Current computer models can faithfully simulate many of the important aspects of the global climate system, such as changes in global average temperature over many decades; the march of the seasons on large spatial scales; and how the climate responds to large-scale forcing, like a major volcanic eruption. We can be confident that climate models correctly represent some of the “big picture” features of climate, though simulations of climate at more regional and local scales have greater uncertainty. However, the largest source of uncertainty in our future climate beyond the next few decades is future greenhouse gas emissions.

The models used to simulate our future climate use different greenhouse gas emissions scenarios to reveal a range of possible future climates. If we emit a particular level of greenhouse gases in the coming decades, the projection best matching these emissions provides us a glimpse of how different our climate is likely to be.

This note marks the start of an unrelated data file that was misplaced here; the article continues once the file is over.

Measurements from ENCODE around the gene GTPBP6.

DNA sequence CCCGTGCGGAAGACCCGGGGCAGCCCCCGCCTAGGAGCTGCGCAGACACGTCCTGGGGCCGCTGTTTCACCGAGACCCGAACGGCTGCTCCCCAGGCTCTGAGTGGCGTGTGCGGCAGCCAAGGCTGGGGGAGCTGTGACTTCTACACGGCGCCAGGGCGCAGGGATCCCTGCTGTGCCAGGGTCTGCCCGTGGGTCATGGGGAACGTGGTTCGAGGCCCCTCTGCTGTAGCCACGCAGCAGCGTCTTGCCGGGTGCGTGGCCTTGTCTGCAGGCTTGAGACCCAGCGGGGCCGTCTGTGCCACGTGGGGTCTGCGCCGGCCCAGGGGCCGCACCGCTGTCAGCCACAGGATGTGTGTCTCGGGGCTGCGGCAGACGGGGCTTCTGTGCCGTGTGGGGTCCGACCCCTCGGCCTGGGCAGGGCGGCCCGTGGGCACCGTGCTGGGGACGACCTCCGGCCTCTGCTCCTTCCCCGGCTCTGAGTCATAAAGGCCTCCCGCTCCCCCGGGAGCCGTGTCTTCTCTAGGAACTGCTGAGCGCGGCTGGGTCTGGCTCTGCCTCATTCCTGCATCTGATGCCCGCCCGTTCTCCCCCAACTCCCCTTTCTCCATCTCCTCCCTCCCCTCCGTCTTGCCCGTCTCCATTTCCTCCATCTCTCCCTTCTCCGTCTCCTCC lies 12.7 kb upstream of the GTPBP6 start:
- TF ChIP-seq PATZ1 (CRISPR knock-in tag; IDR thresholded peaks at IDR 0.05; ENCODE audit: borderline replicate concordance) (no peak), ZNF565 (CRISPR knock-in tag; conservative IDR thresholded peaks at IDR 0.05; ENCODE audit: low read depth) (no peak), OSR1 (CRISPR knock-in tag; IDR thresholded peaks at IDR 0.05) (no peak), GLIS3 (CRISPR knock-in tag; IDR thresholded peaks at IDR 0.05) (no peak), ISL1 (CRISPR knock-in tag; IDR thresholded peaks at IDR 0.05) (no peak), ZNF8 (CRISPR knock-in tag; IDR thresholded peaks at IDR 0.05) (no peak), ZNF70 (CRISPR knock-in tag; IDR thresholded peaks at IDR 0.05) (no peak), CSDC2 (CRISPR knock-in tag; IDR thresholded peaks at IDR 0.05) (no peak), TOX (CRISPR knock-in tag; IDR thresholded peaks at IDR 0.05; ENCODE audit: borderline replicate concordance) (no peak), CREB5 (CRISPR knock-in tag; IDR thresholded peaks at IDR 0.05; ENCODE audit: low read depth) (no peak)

How much do greenhouse gas emissions have to be reduced to stop climate change?

According to the IPCC, we need to keep global warming to under 1.5°C to avoid most of the dangerous impacts of warming. In order to hit this target, annual emissions need to be reduced, and by the end of the century there needs to be net removal of greenhouse gases from the atmosphere. The longer we wait to reduce greenhouse gas emissions, the more drastic reductions we will need to make to minimize warming.

While greenhouse gases continue to accumulate in the atmosphere, the climate will warm. And even if we stabilized the concentrations of greenhouse gases in the atmosphere, the planet will continue to warm for many decades, as time lags within the climate system are relatively long.

It can be most useful to think about climate change through a risk management lens – the more greenhouse gases that we emit, the greater the risks for dangerous impacts to occur. Through this lens, reducing emissions helps lower our risks, and the greater the reductions, the greater the risk avoided.